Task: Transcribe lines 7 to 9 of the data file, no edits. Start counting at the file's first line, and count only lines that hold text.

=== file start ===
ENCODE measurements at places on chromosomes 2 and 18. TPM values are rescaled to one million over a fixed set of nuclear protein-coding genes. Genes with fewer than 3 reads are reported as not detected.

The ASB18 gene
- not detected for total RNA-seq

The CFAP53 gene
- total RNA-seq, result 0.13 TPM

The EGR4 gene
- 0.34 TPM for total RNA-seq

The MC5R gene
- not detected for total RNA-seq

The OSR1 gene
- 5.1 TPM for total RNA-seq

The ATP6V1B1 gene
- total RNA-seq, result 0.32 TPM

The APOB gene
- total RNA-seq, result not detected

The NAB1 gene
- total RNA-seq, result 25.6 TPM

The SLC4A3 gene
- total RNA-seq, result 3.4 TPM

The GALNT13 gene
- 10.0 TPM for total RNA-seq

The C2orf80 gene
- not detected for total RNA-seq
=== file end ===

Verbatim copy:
- 0.34 TPM for total RNA-seq

The MC5R gene
- not detected for total RNA-seq